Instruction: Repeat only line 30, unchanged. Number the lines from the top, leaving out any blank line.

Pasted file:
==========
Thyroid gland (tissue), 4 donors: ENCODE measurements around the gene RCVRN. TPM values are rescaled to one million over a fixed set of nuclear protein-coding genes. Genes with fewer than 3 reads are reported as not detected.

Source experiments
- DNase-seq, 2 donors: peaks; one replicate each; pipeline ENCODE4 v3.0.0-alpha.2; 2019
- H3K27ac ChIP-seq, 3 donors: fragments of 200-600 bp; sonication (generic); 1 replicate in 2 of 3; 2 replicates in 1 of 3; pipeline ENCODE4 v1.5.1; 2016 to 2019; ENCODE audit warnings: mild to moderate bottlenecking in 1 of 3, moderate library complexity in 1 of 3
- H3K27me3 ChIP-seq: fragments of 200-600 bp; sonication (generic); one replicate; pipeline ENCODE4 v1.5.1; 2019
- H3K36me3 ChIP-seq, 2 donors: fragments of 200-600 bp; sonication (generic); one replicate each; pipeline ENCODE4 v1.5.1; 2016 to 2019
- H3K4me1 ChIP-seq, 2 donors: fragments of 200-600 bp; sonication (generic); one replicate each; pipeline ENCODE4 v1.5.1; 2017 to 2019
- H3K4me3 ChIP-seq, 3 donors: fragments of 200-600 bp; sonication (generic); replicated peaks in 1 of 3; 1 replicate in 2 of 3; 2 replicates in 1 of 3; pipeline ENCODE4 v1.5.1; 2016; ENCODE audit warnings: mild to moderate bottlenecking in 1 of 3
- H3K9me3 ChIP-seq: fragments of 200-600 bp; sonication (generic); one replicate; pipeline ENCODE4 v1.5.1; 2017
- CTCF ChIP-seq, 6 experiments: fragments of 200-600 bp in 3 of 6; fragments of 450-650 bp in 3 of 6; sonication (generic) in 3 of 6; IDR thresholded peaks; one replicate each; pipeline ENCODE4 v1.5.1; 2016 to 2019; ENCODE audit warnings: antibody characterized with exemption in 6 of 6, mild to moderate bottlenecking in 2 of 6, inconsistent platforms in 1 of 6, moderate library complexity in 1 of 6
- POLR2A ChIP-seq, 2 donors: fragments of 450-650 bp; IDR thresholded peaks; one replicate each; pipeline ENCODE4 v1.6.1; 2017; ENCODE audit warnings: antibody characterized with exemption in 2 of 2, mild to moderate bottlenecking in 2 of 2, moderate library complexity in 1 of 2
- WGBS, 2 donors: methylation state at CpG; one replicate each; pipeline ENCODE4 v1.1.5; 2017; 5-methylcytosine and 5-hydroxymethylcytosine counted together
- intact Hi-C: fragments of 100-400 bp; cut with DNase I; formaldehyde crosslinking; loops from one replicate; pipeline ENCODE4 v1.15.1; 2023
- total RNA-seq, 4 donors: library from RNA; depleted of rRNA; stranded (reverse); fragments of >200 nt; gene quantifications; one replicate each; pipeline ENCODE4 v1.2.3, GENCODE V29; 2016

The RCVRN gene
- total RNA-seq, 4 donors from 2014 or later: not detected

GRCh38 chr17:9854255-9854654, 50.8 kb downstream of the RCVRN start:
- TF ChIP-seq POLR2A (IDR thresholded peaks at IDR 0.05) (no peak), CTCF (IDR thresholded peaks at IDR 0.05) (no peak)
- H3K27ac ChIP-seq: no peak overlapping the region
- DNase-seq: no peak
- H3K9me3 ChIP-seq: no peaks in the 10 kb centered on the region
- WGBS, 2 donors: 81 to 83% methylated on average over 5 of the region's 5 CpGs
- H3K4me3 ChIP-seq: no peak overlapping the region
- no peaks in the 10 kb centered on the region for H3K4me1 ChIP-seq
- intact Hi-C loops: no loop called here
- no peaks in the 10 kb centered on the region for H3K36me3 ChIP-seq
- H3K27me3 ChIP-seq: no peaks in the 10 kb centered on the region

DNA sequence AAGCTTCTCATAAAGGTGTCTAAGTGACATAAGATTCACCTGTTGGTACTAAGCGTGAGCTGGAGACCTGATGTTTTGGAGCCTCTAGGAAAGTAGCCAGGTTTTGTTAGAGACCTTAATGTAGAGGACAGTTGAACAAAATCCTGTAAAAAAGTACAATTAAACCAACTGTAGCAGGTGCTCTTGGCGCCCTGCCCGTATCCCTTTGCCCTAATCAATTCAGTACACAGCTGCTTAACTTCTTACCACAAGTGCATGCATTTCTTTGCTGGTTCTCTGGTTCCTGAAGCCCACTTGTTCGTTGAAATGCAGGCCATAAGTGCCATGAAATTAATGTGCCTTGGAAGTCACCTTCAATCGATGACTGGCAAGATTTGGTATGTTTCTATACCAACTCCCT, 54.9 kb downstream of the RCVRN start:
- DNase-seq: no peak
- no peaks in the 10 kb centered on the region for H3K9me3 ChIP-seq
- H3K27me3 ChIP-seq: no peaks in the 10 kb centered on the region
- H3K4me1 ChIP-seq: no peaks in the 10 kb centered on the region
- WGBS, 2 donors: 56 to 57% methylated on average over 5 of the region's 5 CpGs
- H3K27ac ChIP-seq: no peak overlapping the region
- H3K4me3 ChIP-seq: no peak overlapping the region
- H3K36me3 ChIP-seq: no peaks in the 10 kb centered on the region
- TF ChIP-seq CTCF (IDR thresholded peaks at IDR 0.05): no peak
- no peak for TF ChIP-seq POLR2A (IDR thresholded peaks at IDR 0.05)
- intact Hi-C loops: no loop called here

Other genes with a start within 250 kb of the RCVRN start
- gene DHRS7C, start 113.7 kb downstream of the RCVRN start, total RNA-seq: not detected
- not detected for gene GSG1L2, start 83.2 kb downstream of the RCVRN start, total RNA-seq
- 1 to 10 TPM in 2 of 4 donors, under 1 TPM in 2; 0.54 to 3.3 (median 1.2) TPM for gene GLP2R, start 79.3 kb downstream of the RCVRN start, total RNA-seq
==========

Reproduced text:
- no peaks in the 10 kb centered on the region for H3K9me3 ChIP-seq